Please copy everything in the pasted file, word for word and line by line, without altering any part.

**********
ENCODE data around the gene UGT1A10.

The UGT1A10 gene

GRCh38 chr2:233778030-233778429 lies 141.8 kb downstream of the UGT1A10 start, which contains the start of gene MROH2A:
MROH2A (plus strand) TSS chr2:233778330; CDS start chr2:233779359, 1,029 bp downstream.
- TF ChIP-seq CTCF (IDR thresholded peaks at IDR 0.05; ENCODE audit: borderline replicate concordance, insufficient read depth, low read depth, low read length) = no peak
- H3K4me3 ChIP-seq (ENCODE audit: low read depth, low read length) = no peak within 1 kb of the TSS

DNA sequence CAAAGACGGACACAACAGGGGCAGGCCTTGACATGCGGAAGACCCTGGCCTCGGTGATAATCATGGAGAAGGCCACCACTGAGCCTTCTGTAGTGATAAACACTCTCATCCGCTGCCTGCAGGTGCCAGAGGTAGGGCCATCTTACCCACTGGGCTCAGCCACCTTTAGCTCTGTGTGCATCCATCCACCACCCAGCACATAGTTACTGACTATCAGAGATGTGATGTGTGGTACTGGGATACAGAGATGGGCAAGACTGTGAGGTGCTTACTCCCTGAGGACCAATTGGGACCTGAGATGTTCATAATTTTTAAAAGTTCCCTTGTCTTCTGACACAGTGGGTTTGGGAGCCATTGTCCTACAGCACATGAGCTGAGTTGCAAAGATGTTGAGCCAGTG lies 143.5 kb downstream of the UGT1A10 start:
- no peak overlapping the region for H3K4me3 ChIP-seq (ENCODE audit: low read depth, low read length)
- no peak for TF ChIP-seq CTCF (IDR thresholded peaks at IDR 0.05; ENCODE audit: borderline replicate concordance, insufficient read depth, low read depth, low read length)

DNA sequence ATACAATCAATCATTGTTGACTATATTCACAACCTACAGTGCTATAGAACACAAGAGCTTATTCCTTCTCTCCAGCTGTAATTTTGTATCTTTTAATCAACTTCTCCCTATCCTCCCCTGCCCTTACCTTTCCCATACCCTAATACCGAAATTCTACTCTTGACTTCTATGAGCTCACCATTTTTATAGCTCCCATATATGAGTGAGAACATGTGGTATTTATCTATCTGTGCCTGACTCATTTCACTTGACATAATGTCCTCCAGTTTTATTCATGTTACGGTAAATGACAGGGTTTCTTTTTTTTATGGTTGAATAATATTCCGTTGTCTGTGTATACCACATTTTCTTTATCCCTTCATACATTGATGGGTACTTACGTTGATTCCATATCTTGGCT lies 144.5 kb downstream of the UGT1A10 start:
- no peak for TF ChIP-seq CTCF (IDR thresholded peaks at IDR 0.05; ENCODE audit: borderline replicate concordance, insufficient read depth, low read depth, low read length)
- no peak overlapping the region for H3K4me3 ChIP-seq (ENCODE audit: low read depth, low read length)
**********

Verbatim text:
ENCODE data around the gene UGT1A10.

The UGT1A10 gene

GRCh38 chr2:233778030-233778429 lies 141.8 kb downstream of the UGT1A10 start, which contains the start of gene MROH2A:
MROH2A (plus strand) TSS chr2:233778330; CDS start chr2:233779359, 1,029 bp downstream.
- TF ChIP-seq CTCF (IDR thresholded peaks at IDR 0.05; ENCODE audit: borderline replicate concordance, insufficient read depth, low read depth, low read length) = no peak
- H3K4me3 ChIP-seq (ENCODE audit: low read depth, low read length) = no peak within 1 kb of the TSS

DNA sequence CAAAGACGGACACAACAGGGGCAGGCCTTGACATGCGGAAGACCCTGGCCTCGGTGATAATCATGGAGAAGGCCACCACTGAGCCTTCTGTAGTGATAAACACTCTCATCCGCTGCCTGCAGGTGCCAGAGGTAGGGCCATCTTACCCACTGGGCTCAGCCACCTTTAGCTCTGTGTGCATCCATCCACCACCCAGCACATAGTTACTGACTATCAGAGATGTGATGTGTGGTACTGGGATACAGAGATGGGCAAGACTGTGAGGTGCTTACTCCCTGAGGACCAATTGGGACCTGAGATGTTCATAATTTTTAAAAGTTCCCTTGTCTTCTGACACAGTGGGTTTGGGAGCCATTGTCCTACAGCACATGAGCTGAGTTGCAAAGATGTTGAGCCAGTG lies 143.5 kb downstream of the UGT1A10 start:
- no peak overlapping the region for H3K4me3 ChIP-seq (ENCODE audit: low read depth, low read length)
- no peak for TF ChIP-seq CTCF (IDR thresholded peaks at IDR 0.05; ENCODE audit: borderline replicate concordance, insufficient read depth, low read depth, low read length)

DNA sequence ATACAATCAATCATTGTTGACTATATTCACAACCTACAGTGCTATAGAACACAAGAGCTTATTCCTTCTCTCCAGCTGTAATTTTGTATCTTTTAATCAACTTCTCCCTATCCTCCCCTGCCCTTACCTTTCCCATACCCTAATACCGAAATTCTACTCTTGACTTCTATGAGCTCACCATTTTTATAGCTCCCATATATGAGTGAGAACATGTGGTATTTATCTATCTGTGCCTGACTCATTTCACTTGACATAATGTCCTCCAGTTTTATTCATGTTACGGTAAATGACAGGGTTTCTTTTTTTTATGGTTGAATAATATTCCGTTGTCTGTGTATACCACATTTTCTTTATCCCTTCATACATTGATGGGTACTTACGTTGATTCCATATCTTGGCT lies 144.5 kb downstream of the UGT1A10 start:
- no peak for TF ChIP-seq CTCF (IDR thresholded peaks at IDR 0.05; ENCODE audit: borderline replicate concordance, insufficient read depth, low read depth, low read length)
- no peak overlapping the region for H3K4me3 ChIP-seq (ENCODE audit: low read depth, low read length)